“Life is what happens to you while you’re busy making other plans.” John Lennon
Happy New Year.
I know that I said that these Tips would recommence on January 16th. However, something came up. A not so funny thing happened to me on my way to planning my international travels. I was diagnosed with early uterine cancer.
In the space of a few days, my life and my focus were dramatically reframed. So now, instead of getting visas and packing for Jordan and Nigeria, I’m getting medical tests and preparing for surgery.
I’m also learning a lot- about myself, about my family, and about my friends.
First of all, I’ve learned that my body’s defensive response to devastating news is to get so sick that all that I can do is eat, read and sleep. That’s how I spent the holidays. Luckily, the Christmas tree is beautiful and my cats have been happy to keep my lap warm when I sit in my rocking chair to read.
Second, as I take practical steps- to cancel my trip, to plan for work absences, to create a back up strategy if my recovery takes longer than anticipated- I realize that I am operating on automatic pilot. My emotions must be packed away with my passport. The cancer is a reality, the operation is a necessity, and everything else seems to fade in significance.
Third, I am making sure to keep breathing. That sounds funny, I know. But a new friend insists that I keep breathing and focus on healing. Oh, and eat a lot of deep green leafy vegetables. I’m doing very well on two of those three imperatives.
My family has been wonderful. Three of my brothers and one sister-in-law have all offered to leave their busy lives to be with me. My mother has asked about what she can do, since she no longer travels. My cousins have sent love and light, keeping me in their prayers. My daughter has piloted me through the maze of the University of Wisconsin Hospital, getting me to all of the various tests and appointments. My son has given me reassuring hugs.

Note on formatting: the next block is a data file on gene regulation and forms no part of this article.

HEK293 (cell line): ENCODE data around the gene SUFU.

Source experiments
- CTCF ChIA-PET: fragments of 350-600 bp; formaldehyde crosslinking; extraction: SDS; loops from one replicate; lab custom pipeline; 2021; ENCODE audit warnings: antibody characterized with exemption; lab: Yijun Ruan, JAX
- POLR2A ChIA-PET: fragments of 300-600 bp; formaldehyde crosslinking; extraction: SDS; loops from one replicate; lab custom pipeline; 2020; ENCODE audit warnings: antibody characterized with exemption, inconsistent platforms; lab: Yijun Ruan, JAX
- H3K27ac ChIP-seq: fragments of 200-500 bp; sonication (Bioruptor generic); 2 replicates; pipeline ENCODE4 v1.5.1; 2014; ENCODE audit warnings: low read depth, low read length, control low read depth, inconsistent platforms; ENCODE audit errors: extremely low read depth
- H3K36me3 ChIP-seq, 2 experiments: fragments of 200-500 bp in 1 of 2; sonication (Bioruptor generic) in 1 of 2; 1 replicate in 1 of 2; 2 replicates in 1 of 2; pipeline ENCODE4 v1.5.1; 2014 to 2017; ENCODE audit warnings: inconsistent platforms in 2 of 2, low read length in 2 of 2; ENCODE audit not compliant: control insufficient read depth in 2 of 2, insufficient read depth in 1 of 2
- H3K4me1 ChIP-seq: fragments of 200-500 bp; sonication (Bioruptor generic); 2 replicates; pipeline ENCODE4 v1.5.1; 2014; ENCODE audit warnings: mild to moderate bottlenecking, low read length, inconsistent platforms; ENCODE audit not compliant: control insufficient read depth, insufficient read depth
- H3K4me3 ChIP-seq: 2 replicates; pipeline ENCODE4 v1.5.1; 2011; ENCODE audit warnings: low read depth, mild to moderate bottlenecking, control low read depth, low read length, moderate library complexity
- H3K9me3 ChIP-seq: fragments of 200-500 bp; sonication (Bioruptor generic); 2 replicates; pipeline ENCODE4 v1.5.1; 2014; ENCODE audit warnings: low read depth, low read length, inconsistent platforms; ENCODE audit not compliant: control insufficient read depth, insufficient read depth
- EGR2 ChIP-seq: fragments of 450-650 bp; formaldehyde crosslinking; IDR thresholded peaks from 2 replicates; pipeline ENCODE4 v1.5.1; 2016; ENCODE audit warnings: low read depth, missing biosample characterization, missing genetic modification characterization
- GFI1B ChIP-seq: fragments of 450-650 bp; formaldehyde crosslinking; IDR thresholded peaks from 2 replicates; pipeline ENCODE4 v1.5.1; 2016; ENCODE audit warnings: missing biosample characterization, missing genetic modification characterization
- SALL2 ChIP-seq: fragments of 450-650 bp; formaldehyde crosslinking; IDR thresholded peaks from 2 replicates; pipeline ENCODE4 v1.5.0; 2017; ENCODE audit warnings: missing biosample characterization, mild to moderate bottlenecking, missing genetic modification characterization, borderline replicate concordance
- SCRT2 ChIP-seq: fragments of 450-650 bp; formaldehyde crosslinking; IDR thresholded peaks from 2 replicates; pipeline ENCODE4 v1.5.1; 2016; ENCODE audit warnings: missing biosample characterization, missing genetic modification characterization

My friends have also rallied, sending best wishes and offers of help. Even people I have only recently started to work with and get to know have offered to drive me to appointments or to sit and talk over coffee.
There is also a strong and supportive virtual community of Hystersisters who share great advice based on their personal experiences. As a result, I know what to expect, how to plan and where to go when I need answers or moral support. Since it is a worldwide organization, there are loving women awake and available at the touch of a keyboard no matter the time of day or night.
I am so very lucky. Technological advances can make this surgery as minimally invasive as possible. I have a kind and very experienced doctor and medical team. I know that I am in good hands.
At this time when I could feel most alone, instead I am nestled in the warmth of loving wisdom and concern.
I don’t know what is in store for me. I don’t know why this health issue is happening right now. I’m not sure what I am supposed to learn from this. Perhaps that the spirit is incredibly strong and resilient? That love and tenderness surround us? That this lifelong loner is not now, has never really been, and will never be alone.
If we are all angels learning to be human, than this is a most human experience. An MRI on January 13th (a Friday) will reveal the extent of the cancer. Hopefully, we are catching it early before it has had time to spread. Regardless of the MRI findings, my surgery will be on January 26th. My children and my brother will be with me- and my family and friends will be on call.
They tell me that, if all goes well, the surgery will be conducted robotically and I’ll be able to go home the very next day. And if the cancer is localized, that surgery will be all that I need.
That is my hope and my prayer. Now I let go and let God.
Thank you for being part of my journey.
May your learning be sweet.